• Susan Stubbings

Death of a Child

We are all doing the best we can with the understanding, knowledge, awareness and skills we have.


When we lose someone special and unique we also lose the unique relationship we shared with him or her. As a Father you will have shared a ‘different’ relationship with your Child then if you are a Mother and vice versa; a grandmother, grandfather an aunty, uncle a sibling, cousin or a friend whatever the relationship each and every person grieving the loss of a loved one is suffering a truly unique personal experience.


There is no ‘right’ or ‘wrong’ way to work through your loss and arrive at a place of ‘Gracious Remembering’; (Parents in Northern Ireland coined this phrase because so many of their children’s lives have been lost; death sometimes a daily experience at the heights of the IRA conflicts, shared by John Etok). Whilst the loss of your Child is truly individual and unique; grief, usually has an overall pattern.


After the death many people have probably told you ‘time heals’ the problem with this statement is that it implies that when time has passed your grief will have passed with it. Almost ‘as if’ our sorrow, despair and pain will have dissolved by some unseen energy; so when we find ourselves some time from our initial numbness and shock we may still be feeling deeply bereft and with some intensity. After the death of a Child the intensity may feel as if your Child has just died and the intensity hasn’t decreased at all this may go on for years.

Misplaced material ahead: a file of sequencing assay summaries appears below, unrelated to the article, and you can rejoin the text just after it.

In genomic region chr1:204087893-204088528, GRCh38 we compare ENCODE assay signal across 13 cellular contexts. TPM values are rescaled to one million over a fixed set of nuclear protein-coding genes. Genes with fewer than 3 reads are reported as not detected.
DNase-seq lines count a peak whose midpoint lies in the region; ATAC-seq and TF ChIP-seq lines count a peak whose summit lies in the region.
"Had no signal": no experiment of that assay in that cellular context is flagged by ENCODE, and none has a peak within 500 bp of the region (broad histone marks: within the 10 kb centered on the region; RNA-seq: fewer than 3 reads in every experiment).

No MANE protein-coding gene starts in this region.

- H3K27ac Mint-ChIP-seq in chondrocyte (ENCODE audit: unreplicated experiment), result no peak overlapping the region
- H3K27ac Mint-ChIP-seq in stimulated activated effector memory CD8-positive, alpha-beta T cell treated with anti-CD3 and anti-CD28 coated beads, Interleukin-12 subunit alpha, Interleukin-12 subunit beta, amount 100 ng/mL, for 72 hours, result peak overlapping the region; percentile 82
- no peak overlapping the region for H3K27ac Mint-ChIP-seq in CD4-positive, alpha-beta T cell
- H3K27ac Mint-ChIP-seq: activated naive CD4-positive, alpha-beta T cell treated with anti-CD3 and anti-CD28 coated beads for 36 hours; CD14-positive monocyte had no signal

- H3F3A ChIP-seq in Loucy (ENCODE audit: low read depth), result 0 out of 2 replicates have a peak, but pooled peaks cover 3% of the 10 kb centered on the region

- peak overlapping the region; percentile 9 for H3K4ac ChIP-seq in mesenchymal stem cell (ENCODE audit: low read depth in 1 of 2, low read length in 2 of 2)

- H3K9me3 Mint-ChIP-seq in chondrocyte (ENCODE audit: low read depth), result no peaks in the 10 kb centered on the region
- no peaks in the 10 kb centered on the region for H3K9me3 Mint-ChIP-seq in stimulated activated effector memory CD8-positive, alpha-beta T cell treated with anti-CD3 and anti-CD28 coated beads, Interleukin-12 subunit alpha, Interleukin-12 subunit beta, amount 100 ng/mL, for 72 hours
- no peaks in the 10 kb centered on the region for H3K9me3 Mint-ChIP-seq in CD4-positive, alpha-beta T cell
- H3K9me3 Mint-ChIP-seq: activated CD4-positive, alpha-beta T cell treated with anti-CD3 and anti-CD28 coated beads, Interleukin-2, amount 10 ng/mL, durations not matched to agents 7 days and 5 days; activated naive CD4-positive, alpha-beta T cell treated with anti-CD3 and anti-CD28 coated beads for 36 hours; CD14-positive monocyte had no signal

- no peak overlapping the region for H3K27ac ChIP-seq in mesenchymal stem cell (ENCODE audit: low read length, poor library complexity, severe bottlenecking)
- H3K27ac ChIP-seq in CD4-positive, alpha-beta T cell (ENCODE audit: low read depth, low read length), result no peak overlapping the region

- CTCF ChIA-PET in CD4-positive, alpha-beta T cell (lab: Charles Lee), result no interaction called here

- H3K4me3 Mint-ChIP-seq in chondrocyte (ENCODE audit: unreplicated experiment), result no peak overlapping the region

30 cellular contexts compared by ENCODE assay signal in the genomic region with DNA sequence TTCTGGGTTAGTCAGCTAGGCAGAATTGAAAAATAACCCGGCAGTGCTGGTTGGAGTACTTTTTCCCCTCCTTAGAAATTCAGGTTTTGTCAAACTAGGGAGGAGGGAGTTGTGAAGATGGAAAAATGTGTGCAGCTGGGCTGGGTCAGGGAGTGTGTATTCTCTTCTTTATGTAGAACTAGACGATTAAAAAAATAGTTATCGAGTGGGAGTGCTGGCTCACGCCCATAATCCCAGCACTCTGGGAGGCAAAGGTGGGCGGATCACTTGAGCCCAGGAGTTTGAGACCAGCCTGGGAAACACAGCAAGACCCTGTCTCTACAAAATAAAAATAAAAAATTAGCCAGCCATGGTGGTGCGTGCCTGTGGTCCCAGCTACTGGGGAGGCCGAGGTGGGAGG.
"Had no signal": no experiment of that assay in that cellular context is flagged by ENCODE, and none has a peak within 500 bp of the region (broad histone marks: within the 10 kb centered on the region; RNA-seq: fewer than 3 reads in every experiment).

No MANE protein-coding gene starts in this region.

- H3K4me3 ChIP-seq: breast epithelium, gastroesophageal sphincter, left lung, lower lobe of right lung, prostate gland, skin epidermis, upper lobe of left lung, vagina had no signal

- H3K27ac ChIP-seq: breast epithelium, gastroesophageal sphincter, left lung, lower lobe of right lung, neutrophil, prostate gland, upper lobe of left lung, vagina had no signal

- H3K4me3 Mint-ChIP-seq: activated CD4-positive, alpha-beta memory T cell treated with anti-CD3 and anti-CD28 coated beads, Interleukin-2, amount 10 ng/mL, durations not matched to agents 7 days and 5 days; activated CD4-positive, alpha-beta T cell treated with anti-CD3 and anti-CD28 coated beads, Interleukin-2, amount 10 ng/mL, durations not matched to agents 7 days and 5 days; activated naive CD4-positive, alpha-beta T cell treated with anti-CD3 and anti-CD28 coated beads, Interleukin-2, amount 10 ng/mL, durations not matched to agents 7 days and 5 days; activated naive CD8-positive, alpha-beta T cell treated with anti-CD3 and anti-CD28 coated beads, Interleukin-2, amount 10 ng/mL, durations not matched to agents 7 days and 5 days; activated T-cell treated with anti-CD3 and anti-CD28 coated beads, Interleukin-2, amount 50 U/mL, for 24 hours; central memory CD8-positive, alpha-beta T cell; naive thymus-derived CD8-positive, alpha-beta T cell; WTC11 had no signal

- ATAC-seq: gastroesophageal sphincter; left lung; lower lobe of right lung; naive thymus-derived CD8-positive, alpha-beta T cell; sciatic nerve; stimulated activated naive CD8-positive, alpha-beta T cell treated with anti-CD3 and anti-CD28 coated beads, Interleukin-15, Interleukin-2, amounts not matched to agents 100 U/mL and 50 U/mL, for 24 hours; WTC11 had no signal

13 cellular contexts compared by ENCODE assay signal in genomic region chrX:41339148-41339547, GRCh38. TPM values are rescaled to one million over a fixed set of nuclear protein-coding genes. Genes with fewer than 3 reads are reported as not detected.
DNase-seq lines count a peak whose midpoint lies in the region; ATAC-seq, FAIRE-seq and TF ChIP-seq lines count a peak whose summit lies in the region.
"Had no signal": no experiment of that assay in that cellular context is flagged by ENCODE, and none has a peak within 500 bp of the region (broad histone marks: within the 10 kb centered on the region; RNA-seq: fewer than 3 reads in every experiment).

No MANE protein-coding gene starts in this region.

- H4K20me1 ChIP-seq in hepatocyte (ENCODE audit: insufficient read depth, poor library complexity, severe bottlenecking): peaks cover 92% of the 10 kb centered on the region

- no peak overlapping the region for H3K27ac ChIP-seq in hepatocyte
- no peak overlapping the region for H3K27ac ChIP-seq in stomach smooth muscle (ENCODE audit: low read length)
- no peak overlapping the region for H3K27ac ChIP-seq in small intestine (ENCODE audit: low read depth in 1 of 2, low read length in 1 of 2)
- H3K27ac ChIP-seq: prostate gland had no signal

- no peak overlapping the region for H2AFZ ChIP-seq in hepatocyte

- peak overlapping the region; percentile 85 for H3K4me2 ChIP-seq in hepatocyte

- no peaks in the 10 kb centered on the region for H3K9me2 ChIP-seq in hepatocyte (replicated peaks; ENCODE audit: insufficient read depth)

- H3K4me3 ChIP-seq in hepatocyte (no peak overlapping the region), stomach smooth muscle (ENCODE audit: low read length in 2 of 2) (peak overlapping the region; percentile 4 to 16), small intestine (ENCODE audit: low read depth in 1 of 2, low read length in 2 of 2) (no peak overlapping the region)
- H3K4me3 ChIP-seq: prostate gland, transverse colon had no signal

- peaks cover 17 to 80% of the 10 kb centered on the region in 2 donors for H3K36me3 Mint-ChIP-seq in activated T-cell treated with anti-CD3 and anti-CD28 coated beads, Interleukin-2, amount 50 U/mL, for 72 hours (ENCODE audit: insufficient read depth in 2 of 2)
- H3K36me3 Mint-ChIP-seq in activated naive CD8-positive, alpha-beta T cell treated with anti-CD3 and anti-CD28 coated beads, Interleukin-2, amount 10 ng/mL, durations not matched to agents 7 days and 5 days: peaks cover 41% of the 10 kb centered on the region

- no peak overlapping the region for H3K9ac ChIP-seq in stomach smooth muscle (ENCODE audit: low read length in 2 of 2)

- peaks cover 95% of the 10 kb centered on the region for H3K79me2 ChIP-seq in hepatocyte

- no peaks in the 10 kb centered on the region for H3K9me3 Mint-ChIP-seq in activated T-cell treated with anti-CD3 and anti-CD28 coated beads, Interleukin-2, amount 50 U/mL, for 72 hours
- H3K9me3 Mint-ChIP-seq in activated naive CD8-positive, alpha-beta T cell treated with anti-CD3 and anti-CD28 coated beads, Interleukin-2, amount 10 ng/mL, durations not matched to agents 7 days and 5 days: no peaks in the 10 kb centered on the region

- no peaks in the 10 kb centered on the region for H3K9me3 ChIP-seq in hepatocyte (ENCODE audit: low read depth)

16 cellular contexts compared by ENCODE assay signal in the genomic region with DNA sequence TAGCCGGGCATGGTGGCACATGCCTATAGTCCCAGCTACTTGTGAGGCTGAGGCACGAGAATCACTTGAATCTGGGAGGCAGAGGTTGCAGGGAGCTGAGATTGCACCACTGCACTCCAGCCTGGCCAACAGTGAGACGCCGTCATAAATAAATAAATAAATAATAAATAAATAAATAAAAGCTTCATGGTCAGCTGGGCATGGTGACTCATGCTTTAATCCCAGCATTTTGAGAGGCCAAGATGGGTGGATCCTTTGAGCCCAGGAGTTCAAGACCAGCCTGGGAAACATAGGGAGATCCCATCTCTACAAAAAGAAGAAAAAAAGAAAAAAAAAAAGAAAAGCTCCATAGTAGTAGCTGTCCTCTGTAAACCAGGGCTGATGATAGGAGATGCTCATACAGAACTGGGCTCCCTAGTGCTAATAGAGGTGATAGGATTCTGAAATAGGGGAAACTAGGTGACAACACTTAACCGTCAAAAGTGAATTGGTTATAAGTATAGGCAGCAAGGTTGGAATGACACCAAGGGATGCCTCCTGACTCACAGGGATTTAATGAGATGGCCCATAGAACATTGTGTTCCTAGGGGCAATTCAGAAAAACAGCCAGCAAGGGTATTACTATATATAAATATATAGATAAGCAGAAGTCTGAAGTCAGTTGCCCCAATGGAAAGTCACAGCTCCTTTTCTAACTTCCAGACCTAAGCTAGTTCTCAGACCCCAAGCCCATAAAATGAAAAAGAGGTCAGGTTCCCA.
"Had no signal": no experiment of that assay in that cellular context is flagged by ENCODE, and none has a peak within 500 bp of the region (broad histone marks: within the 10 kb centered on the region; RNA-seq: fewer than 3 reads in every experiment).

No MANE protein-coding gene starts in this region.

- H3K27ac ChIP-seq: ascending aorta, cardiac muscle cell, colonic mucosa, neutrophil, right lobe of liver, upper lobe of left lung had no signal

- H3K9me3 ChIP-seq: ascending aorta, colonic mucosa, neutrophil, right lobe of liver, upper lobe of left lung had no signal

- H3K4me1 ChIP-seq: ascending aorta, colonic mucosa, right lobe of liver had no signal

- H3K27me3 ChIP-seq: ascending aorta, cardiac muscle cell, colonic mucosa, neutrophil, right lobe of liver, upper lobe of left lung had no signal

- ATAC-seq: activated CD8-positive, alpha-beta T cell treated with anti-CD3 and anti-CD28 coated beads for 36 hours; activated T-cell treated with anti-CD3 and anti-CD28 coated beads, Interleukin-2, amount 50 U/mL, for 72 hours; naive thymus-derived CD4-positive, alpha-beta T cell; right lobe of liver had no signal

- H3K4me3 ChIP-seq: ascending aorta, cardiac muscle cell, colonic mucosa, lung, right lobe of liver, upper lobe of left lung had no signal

What time does however is give us some breathing space until we gradually arrive at a time when we feel we may need to let go of the pain and sorrow and begin facing our here and now living. We may gradually come to realise that we owe it to ourselves, our loved one’s who are still sharing our life and to the Child we have lost. Turning away from our despair and sorrow does not mean leaving our Child it means to let go of the pain, despair and sorrow we associate with their death.

Following the death of our beloved, an enormous change has taken place which cannot be undone; we begin to realise life can never be the same again. Reality tells you there is nothing which can be done to bring our loved one back; what we can do is begin to look at the way we think, feel and behave since our loss took place. With this realisation it is possible to discover new ways of being by becoming more aware, gaining understanding to what makes you ‘tick’ as an individual person and to discover within yourself strengths that you perhaps did not know existed or have not acknowledged before. And to remember your Child and all their beautiful qualities, strengths and gift they left you with.

To discover and achieve new strengths it may be necessary to raise our awareness, skills and knowledge. Counselling sessions are designed to offer you support, deeper clarity, insight, raise your self-awareness, make you think and tools to support your journey through your grieving process and into your future.

Please remember anything new and any change takes time and constructively undertaken one step at a time for lasting results; exploration, awareness and insight as described here needs to be thought about with imagination, respect and empathy towards others paying equal respect and empathy towards Self.

You have lost your Child’s physical body but your relationship can and does live on in your heart, mind and soul.

All rights reserved © Susan Stubbings August 2014


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